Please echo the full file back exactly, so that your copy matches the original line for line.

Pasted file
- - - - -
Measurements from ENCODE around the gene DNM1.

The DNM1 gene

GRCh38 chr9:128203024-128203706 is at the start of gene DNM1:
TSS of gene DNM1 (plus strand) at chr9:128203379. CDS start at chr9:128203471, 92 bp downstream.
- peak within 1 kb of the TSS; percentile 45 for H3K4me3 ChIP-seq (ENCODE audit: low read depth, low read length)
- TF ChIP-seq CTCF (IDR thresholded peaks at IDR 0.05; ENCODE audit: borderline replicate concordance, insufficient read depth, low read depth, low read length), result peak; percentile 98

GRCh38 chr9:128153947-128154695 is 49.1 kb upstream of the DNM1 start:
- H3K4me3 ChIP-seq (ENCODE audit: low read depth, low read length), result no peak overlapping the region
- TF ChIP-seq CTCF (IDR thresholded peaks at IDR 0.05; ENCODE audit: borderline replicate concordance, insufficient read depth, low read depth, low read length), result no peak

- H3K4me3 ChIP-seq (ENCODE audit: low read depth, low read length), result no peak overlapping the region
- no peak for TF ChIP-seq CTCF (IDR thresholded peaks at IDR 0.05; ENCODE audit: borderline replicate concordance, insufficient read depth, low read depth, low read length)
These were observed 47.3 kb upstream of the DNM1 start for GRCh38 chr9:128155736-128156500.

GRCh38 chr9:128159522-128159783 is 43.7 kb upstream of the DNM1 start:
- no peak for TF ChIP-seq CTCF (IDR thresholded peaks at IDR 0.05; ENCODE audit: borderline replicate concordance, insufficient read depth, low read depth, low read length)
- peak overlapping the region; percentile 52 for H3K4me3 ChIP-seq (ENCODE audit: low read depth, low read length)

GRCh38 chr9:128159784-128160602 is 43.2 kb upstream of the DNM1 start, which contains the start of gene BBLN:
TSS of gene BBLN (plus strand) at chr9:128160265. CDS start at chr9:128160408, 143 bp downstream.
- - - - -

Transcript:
Measurements from ENCODE around the gene DNM1.

The DNM1 gene

GRCh38 chr9:128203024-128203706 is at the start of gene DNM1:
TSS of gene DNM1 (plus strand) at chr9:128203379. CDS start at chr9:128203471, 92 bp downstream.
- peak within 1 kb of the TSS; percentile 45 for H3K4me3 ChIP-seq (ENCODE audit: low read depth, low read length)
- TF ChIP-seq CTCF (IDR thresholded peaks at IDR 0.05; ENCODE audit: borderline replicate concordance, insufficient read depth, low read depth, low read length), result peak; percentile 98

GRCh38 chr9:128153947-128154695 is 49.1 kb upstream of the DNM1 start:
- H3K4me3 ChIP-seq (ENCODE audit: low read depth, low read length), result no peak overlapping the region
- TF ChIP-seq CTCF (IDR thresholded peaks at IDR 0.05; ENCODE audit: borderline replicate concordance, insufficient read depth, low read depth, low read length), result no peak

- H3K4me3 ChIP-seq (ENCODE audit: low read depth, low read length), result no peak overlapping the region
- no peak for TF ChIP-seq CTCF (IDR thresholded peaks at IDR 0.05; ENCODE audit: borderline replicate concordance, insufficient read depth, low read depth, low read length)
These were observed 47.3 kb upstream of the DNM1 start for GRCh38 chr9:128155736-128156500.

GRCh38 chr9:128159522-128159783 is 43.7 kb upstream of the DNM1 start:
- no peak for TF ChIP-seq CTCF (IDR thresholded peaks at IDR 0.05; ENCODE audit: borderline replicate concordance, insufficient read depth, low read depth, low read length)
- peak overlapping the region; percentile 52 for H3K4me3 ChIP-seq (ENCODE audit: low read depth, low read length)

GRCh38 chr9:128159784-128160602 is 43.2 kb upstream of the DNM1 start, which contains the start of gene BBLN:
TSS of gene BBLN (plus strand) at chr9:128160265. CDS start at chr9:128160408, 143 bp downstream.